Help buying a countertop oven


#1

My wife has given approval to buy an oven. Our main uses will be for things like fish, chicken, and bread. Her budget is up to NT$20K, so we have some wiggle room. The only conditions are that it be apartment-sized, suitable for the higher temperatures needed for bread, and be 110v. Also, we’d like something Japanese because of quality, and it’ll most likely give us the best bang for our buck here (as opposed to something European).

Even if you don’t have any personal experience with this kind of oven, what are some things we should be aware of? Do I need the ability to steam if I’ll be baking bread in a Dutch oven? Do we need a fan? How do we determine the oven’s efficiency and ability to retain heat? What other things should we consider? Thanks.


#2

For typical western applications you need a fan. Avoid steam and other fancy features like a rotating rotisserie chicken stick. Usually the more features the oven has, the less any of them do what you want them to.

For the ability to retain heat, there isn’t much of a secret. The thicker the walls, the more heat it retains. Avoid ovens that appear light and flimsy.


#3

Side point to consider. Does your apartment have a ground connection ? I would ensure this device is correctly grounded, and hopefully also protected by an RCD.


#4

Our apartment is relatively new so, yes, there is a ground connection. I’ve never heard of an RCD before.


#5

A rotisserie option is excellent. Cooks poultry so much better.

We have a Kaiser from Costco. Not sure if they still sell them. It’s lasted 7 years and still working reasonably well.


#6

Same here, around 10 years now tjough and. And yes they sell them still. My only small complaint is that the door does not close super well. Probably that is why when you check with a thermometer it doesn’t actually get quite as hot as you set it. But so far it has been adequate for Breads, Pizzas, Lasagna, cakes.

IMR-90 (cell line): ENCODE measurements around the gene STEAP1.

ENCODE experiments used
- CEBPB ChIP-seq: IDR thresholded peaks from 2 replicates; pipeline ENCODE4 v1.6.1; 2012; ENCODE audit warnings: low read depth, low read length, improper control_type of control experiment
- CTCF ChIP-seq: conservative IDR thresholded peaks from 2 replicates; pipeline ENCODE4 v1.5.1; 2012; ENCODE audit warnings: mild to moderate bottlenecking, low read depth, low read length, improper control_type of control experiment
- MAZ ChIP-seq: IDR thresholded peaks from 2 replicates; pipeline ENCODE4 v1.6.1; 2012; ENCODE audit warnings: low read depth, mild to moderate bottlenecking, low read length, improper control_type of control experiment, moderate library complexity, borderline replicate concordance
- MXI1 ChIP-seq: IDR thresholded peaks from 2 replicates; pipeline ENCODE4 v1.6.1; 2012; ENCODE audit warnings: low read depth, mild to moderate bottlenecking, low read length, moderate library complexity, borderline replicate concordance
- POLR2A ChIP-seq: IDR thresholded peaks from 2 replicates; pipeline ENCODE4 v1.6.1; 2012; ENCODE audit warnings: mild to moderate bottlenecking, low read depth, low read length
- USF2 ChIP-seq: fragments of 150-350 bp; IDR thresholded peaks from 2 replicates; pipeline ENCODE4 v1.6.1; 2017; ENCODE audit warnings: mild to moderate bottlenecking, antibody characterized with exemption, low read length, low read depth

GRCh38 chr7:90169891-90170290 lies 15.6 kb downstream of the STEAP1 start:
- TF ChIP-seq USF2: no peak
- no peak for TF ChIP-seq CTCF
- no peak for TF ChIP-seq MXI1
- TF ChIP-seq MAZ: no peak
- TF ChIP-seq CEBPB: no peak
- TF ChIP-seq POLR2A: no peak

#7

I have to set it at 200 for something I’d normally cook at 180.


#8

Outside temp is important.
Check to make sure the outside of the oven doesn’t get too hot. If it does, you may need heat shields for what you place it next to.

Size is important too. It is so frustrating not to be able to fit standard size muffin tins or cookie sheets because the door opening or inside is too narrow. Check the size of baking sheets, pans etc that you have to make sure they will fit.


#9

See the threads below. I’m not aware of anything much changing over the past few years. The last one talks about making bread.

I got a Dr. Goods one, five years back; I think it cost around $8,000? Haven’t regretted it. If you’ve got some kind of pizza stone or other heat sink, it’s fine for bread.

I dimly recall looking at Japanese ones in the department stores and being horrified by how much more expensive they are - plus they had added costs, like possibly redecorating the kitchen to fit the oven. I think on Forumosa I’ve mostly read about the Dr. Goods or the Costco Kaiser.





#10

To be honest I was hoping to avoid reading 200-300 posts about other people’s decision-making and just find someone who could address my particular situation. Plus, those threads are kind of old. I don’t think they are very current with what’s out there.


#11

It might be best to change the title of your thread to “Help buying a Japanese countertop oven for under 20k”?


#12

Eh, ovens don’t change that much. And for making bread, Dragonbones’ postings here over the years are probably the best guide you’re going to find for making bread in a home kitchen in Taiwan, and they suggest to me that a steaming function doesn’t matter much. I remain too lazy to make loaves in my oven (I use a bread machine for that), but I’ve made pizza and focaccia in it many, many times, plus quick breads. The broiling function isn’t too hot. Oh, pun was unintended, but I’ll leave it in.

In my experience fancy features are more trouble than they’re worth, because a cookbook is just going to tell you “bake at 500 for 20 minutes and turn once”, without explaining how the heck to adjust for convection or steaming.

Big plus with Dr. Goods is that servicing is apparently easy in Taiwan. I don’t know what that’s like for the Japanese models.


#13

I just bought a DR Goods off FB marketplace for 5k. Still sells on their website for 8500. Mine is about a year old. Good quality. Awesome thick door. They sell two models, 1000nt diff. Not sure what they are…
Mine has no fan, but gets pizza baking hot in 15min.
The top gets hot, more towards he sides, but not blisring hot. Bulding a floating shelf u it for it to keep it out of reach of the girls.
Will update after our first cookie enterprise next weekend.
So far, very pleased